If you’re exhausted and depressed about the news out of Ukraine, the pandemic, shootings on the streets of America, try watching the Golden State Warriors basketball team dance through the playoffs. The best basketball played in the world, the NBA playoffs will go on for a long time, but we’ve picked our team, and it’s a great escape.
• Last weekend, April 23, more than 40,000 fans went to the University of Oregon spring football scrimmage, about 300 to a Relief Nursery dinner, at least 75 to a fundraiser for Val Hoyle, who is running to succeed Rep. Peter DeFazio. Oh and let’s not forget what a press release from the Eugene police called “500-1,000” (who’s counting?) students and “middle-aged” parents that got wild and crazy that morning near campus. This community clearly wants to party, coming out from winter cold and two year pandemic. To mask or not to mask is still the question. We’re still wearing them, but currently it’s personal choice. Who knows what next week will bring?
• Sunday gave us a peek into early summer in the Willamette Valley. And it was the perfect day to eat lunch at the Southtowne Station food cart pod at 2871 Oak Street in south Eugene. The pod has a food cart for just about every eater. It has gluten-free food from Elegant Elephant, vegetarian-based classics from Vegimoto, vegan Southern food from Flamin’ Rays, Mexican food at Lalito’s Taqueria and deep-fried bites from Hayward’s Kitchen. Of course, the food cart pod is a delight to eat at, rain or shine.
• This week is our annual endorsements issue! We stick to Democratic candidates in the primary — we are the liberal media, after all — and an endorsement in the primary does not mean an endorsement in the fall. Some races, particularly unopposed races, we didn’t endorse in now but will in the November general election. Whether or not we gave them our nod, we appreciate the time spent by everyone — from congressional candidates to city council and tax assessor candidates and supporters — who came and met with us, responded to our surveys, or just reached out to let us know their thoughts on the election.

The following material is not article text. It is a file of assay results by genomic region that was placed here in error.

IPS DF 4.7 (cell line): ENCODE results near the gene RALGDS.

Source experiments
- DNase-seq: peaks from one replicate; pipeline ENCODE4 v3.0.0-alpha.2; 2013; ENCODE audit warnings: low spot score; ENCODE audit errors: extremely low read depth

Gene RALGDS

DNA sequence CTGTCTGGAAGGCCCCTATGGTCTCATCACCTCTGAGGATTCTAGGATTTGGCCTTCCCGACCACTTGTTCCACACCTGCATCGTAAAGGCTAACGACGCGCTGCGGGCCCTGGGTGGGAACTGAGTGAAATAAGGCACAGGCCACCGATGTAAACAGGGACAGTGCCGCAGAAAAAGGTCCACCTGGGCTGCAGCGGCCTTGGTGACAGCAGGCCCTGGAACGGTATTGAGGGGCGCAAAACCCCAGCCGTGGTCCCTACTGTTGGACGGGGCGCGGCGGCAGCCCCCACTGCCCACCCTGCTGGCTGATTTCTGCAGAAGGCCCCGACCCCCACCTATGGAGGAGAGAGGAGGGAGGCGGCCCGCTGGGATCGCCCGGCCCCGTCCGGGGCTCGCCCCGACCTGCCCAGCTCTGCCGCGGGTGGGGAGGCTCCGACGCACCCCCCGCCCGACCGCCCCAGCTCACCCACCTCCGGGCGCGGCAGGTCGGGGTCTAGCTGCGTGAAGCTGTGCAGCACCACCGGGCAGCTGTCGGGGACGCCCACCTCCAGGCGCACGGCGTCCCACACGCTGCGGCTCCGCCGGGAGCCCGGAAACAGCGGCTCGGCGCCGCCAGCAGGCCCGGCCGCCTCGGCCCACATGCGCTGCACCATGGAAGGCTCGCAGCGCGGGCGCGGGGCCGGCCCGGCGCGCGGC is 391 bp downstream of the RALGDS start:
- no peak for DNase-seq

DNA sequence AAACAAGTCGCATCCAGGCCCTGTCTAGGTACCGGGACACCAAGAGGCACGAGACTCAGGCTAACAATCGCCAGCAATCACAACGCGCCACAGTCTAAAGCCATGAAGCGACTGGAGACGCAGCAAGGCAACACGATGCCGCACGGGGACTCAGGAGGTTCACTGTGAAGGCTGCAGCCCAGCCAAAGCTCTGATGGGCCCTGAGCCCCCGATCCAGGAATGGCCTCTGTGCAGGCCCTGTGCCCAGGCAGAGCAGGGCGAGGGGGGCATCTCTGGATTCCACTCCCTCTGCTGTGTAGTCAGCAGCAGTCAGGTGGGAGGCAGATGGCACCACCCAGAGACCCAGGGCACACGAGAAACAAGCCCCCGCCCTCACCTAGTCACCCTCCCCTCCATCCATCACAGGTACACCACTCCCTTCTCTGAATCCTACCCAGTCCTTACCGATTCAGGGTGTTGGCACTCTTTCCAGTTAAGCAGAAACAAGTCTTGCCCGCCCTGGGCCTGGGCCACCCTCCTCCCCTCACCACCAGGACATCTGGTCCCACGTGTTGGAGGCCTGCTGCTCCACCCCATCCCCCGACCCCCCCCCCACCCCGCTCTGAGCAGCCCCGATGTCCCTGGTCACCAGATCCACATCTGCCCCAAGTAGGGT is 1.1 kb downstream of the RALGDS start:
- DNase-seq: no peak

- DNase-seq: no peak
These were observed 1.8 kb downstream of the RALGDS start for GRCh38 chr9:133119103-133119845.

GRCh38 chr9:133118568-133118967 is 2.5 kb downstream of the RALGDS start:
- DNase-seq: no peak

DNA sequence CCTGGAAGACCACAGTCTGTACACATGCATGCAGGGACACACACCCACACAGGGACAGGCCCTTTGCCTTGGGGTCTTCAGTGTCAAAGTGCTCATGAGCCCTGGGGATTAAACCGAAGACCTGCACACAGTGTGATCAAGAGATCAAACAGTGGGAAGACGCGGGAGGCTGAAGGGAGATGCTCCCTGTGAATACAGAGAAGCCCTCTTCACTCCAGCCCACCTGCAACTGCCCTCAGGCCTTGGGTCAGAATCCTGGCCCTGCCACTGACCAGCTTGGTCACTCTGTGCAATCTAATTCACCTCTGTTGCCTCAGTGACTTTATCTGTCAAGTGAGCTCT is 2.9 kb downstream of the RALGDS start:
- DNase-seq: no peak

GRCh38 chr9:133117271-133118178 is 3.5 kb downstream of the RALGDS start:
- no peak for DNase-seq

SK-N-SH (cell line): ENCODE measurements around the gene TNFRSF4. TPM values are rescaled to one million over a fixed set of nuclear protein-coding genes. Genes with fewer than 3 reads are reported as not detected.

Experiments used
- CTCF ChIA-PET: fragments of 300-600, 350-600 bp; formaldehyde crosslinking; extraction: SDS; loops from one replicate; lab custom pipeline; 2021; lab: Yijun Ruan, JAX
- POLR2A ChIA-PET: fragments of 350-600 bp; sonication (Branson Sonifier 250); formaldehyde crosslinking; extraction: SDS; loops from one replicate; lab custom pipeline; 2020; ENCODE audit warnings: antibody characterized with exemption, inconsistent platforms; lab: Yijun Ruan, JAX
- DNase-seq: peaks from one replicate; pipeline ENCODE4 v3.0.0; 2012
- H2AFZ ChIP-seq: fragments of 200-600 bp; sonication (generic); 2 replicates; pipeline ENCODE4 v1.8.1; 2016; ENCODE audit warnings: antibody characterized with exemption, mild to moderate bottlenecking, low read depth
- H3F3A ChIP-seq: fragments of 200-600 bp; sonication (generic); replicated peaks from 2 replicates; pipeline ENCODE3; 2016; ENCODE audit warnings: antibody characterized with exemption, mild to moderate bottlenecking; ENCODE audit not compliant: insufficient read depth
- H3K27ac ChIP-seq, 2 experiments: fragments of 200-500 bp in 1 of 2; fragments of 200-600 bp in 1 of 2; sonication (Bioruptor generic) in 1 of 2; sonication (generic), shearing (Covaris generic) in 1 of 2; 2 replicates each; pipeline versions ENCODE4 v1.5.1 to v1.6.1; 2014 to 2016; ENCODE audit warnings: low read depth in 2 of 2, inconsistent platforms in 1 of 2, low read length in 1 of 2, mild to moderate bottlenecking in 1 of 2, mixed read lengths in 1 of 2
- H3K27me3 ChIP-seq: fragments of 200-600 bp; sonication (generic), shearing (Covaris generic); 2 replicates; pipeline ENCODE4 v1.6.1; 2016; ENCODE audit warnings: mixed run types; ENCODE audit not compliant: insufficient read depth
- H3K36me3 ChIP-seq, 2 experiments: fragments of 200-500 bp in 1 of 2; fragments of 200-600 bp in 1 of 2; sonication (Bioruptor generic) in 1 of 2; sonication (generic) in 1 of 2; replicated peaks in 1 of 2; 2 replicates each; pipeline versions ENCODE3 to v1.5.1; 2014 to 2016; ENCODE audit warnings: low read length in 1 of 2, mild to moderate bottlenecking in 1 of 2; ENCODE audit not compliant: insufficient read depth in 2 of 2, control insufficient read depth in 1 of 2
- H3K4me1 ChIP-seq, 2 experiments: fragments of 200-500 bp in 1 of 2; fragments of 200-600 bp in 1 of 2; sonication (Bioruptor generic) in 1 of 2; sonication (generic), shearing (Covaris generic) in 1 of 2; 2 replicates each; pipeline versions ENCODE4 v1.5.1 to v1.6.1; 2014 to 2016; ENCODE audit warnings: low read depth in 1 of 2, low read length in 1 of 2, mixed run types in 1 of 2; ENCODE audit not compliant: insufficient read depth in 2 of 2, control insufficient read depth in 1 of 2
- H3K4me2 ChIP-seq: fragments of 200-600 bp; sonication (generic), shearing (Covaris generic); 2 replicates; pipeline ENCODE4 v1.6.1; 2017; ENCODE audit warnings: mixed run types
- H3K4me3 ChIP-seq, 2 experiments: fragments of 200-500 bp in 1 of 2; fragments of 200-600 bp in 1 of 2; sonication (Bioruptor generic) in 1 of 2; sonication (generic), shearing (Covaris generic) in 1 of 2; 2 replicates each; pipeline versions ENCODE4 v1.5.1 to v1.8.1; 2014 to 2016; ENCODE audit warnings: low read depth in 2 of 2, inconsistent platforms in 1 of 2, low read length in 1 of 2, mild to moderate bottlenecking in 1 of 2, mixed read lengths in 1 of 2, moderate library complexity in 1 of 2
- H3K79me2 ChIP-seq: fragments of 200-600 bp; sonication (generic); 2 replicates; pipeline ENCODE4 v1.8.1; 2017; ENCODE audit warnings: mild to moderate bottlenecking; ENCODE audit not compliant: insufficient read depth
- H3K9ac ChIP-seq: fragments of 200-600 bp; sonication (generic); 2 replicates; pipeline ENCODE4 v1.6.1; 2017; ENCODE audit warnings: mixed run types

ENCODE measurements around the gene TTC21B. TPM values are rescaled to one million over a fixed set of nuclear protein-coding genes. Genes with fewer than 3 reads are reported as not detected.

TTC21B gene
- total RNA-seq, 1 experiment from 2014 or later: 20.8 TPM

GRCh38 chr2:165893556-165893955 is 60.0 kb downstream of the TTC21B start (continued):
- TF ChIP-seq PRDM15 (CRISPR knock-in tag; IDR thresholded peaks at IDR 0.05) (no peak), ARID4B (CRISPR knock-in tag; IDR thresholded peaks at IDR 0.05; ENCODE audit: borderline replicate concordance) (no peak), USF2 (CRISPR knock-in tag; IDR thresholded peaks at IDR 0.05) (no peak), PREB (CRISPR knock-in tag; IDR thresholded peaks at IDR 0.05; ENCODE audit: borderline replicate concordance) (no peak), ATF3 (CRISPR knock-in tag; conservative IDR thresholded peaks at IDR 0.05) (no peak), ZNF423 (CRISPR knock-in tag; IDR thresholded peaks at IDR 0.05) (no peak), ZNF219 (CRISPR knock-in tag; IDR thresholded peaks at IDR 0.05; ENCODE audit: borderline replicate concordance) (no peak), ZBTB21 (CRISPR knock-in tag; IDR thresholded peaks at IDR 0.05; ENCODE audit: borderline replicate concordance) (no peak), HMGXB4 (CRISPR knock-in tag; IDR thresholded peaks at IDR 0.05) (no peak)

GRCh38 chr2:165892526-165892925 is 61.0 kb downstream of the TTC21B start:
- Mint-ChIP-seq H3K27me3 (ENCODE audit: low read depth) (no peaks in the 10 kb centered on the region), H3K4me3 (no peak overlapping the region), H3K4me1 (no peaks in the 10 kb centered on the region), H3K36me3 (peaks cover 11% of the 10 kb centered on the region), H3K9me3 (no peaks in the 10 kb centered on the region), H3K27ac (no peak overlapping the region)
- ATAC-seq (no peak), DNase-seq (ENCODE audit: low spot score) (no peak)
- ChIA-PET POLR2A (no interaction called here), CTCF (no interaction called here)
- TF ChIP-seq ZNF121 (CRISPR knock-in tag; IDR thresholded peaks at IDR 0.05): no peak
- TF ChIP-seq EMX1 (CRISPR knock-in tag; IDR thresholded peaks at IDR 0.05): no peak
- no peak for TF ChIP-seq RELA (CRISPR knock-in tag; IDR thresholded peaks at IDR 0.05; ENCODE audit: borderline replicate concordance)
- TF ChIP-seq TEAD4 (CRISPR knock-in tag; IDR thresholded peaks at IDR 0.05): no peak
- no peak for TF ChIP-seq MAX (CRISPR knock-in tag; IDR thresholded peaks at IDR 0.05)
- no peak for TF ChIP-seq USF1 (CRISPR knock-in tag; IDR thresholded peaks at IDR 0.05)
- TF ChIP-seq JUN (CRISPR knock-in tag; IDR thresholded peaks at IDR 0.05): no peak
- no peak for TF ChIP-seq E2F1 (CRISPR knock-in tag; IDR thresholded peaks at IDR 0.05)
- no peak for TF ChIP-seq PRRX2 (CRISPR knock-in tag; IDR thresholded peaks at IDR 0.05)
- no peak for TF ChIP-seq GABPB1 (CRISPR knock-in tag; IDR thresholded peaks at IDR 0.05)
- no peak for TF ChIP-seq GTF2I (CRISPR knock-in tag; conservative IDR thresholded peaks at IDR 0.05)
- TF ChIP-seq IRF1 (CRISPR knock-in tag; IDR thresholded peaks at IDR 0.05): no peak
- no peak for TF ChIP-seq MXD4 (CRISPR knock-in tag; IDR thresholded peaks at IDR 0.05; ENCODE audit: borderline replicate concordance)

• It’s terrific when Eugene Weekly scoops The New York Times. That’s what happened April 21 when we ran the story on Adah Crandall, 16-year-old Portland climate activist with Youth vs. ODOT. The Times ran a long story the next day on what Portland and Crandall are doing to fight climate change. Her story came to us through the Catalyst Journalism Project, headed by Brent Walth and Nicole Dahmen at the University of Oregon, and the most important point is that we all need to pound away at the continuing crisis of climate change.
• Have you received a flyer supporting Val Hoyle’s congressional campaign that was paid for by the crypto currency-supported super PAC Web3 Forward Political Action Committee? We asked Hoyle about the advertisement that her Democratic opponents have criticized her about. Hoyle says because of Citizens United, super PACs can send out such political materials and candidates can’t do anything to stop them. In fact, the independent expenditures “may not be made in concert or cooperation with or at the request or suggestion of a candidate, the candidate’s campaign or a political party,” according to the Federal Elections Commission. Hoyle says she didn’t know that Web3 Forward was supporting her campaign for Congress until the flyer showed up in her mailbox. Once again, as Hoyle reminds us, we need to overturn Citizens United.
• Most of us didn’t notice, but on April 20 a common crane — the long-legged bird, not a derrick — became an Oregon celebrity when it appeared for a few days with several sandhill cranes in a marshy field near Burns. Common cranes look something like the sandhills that migrate through this time of year, but are a completely different species. They live in northern Europe, and this is the first record of a common crane being seen in Oregon, ever. Scores of birders swarmed in from as far as California to see it; one group got up early, drove 260 miles from Eugene, found the bird, watched it for an hour and then returned home in time for dinner. It gives us hope that, amid all the misery in today’s world, people still find time to watch birds.